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The great woman behind every priest

Madeleine Nader

30 Mar 2016 2:00 pm

 

 

Topics such as ‘a father or a husband?’; ‘priorities’; ‘supporter’ and ‘sacrifice’ have been among many others under discussion on a number of courses now being organised for the first time by the Orthodox Christian Counselling Institute (OCCI) for the wives of priests.

Founded in 2004, OCCI includes a professional group of psychologists, social workers and counsellors who offer counsel and advice in places all over Egypt.

The courses, held in the Church of St George in Cotsica, Maadi, were launched on 16 February and run till 12 April. They are conducted by a number of professors and psychologists including Victor Sami, Maher al-Dabea, Emil Joseph, Adel Halim, Amal William, Suzy Sobhy, and Nagwa Samir, as well as the priests Fr Daoud Lamie, Fr Makarius Maurice, and Fr Boutros Sami. 

 

Heavy burden for priests’ wife

The courses aim at helping wives attain the spiritual and psychological maturity that will equip them to play the role expected of them by the congregation, and to support their husbands in their service.

Fr Makarius Maurice, the pastor of church of St Mark of Maadi and manager of OCCI, told Watani: “This is not the first time we have organised such courses. In May 2015 we held a number of courses for priests that tackled various topics on dealing with the congregation and how to solve other problems they might face in their service. Two hundred and ten priests from 17 parishes attended those courses.

“We saw a need for similar courses for the priests’ wives. They are not restricted to priests’ wives in Maadi; the OCCI is keen for wives from any governorate or parish to attend, especially when we consider what a heavy burden they carry. So it is very important to help them by discussing various topics on psychological health since, as St Augustine said, ‘We cannot worship the Lord with a sick mind.’ Only when the psyche is normal and healthy can we truly worship God.”

In his lecture, Dr Dabea focused on the importance of these courses to attain a ‘psychological maturity’ that makes wives more understanding of their husbands’ service as priests, so that their family life would not be negatively affected.

“We all know very well that any priest’s wife is always under the microscope,” Dr Dabea said. “Many of the congregation look up to her as a role model. To have her as a positive role model would be just perfect for any church. So it is our role through these courses to help the wives be happy, fulfilled role-models.”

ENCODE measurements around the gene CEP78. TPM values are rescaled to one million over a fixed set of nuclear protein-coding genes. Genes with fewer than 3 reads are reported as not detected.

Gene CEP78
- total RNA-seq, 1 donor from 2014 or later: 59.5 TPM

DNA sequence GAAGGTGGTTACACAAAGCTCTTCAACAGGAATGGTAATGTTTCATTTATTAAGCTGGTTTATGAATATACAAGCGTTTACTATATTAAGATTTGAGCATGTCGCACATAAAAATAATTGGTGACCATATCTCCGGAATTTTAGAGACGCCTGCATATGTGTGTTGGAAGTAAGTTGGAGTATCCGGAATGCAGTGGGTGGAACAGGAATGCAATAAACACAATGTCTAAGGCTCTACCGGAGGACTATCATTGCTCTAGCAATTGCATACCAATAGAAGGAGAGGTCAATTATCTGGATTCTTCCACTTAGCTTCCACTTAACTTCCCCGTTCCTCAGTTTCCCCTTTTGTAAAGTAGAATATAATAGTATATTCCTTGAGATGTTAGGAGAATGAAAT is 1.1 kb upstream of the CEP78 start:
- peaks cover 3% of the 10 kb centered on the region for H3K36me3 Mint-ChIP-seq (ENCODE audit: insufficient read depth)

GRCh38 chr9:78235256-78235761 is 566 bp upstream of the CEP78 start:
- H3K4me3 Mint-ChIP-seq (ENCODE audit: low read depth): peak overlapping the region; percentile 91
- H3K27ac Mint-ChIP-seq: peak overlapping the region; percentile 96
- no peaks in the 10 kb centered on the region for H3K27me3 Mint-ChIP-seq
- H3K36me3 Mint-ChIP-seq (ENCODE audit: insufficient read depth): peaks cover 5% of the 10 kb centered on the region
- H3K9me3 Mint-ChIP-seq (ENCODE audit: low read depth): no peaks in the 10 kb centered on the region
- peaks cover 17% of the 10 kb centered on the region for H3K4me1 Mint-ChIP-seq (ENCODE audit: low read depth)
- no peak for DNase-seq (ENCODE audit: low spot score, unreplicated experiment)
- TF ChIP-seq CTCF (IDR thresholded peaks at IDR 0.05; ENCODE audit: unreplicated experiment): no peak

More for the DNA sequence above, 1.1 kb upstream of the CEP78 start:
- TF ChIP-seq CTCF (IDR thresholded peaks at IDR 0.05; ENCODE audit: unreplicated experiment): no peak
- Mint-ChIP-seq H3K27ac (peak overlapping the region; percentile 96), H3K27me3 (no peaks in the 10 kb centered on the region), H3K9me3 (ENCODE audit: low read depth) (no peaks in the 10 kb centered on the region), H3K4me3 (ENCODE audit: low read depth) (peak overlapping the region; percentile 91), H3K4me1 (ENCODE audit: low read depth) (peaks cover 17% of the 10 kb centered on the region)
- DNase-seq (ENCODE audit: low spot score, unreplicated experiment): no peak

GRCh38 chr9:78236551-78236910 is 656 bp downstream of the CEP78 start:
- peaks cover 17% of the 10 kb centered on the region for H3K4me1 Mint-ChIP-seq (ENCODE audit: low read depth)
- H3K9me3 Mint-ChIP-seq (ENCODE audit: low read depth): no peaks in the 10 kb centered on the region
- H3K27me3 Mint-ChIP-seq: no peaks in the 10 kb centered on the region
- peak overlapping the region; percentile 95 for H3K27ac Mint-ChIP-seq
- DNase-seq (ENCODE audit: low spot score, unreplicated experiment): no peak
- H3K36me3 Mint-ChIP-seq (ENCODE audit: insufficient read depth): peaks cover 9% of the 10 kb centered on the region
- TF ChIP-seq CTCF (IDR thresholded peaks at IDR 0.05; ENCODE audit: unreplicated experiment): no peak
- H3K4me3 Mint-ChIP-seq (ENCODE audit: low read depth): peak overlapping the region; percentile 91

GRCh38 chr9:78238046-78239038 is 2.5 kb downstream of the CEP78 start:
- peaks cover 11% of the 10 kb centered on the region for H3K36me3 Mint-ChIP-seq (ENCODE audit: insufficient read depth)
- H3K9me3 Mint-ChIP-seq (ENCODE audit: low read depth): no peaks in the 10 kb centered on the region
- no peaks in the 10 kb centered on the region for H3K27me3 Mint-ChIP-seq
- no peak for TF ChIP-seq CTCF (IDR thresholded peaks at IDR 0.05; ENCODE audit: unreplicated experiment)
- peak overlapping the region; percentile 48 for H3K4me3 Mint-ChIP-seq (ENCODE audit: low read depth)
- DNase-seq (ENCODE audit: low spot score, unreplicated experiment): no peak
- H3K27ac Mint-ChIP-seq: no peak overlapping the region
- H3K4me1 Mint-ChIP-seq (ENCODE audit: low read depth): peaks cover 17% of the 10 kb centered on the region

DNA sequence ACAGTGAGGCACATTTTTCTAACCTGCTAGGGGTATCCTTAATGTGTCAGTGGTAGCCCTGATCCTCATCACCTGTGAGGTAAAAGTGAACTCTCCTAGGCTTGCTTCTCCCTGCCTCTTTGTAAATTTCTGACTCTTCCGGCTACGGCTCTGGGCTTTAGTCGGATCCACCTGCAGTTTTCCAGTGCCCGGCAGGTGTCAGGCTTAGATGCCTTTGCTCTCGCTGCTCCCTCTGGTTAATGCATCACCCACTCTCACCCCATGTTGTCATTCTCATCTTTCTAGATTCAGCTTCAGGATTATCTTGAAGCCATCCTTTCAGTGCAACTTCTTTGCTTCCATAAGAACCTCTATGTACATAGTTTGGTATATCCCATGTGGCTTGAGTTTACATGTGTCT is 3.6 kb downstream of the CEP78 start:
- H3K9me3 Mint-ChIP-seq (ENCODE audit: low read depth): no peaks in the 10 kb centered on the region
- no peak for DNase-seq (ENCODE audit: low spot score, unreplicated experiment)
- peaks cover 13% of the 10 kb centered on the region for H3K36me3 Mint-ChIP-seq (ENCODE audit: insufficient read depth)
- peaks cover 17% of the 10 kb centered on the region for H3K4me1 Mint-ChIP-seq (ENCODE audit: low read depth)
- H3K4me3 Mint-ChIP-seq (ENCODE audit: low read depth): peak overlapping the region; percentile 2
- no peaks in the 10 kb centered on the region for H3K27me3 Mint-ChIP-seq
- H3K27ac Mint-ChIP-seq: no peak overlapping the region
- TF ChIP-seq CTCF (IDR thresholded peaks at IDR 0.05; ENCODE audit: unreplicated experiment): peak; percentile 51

2  The great woman behind every priest

 Granting approval

“Many Christian families,” Dr Dabae said, “who face problems ask for the priest’s help, or his wife’s. So it is very important to help her be aware how she could help. This will accordingly create a joint work of service with her husband.”

Dr Sami agrees, believing that priests’ wives have an important role to play. “The wife must in the first place accept her husband’s ordination; if she does not, he can’t be ordained a priest.  For any man to be ordained a priest thus depends on his wife’s approval. Given what is expected once a man becomes a priest, his wife must enjoy a high capacity for sacrifice and possess the spirit of service; she must be ready to make willing sacrifices with her husband.”

One priest’s wife who wept incessantly during her husband’s ordination ceremony was asked by her friends why she did so when she had already approved his ordination. Her answer was: “I approve and encourage the service, but his ordination means I have practically given him up. From today, he is no longer ‘mine’ or my family’s.”

“Through this course,” Dr Sami said, “the all-important issue of ‘priorities’ is discussed. This means that both the priest and his wife should be aware that their family comes first, then the congregation. They both should take responsible decisions.” In other words, serving the congregation is no excuse for ignoring the family, nor can someone with a failed family life be able to successfully serve a congregation.

The OCCI is also preparing for other courses on modern parenting, stressing on the children’s spiritual and psychological needs.  Another course first launched last February under the title ‘Choosing life’ aims to help youngsters lead joyful, fulfilled lives through taking the right life-changing decisions including career and marriage.

 

Watani International

30 March 2016

 


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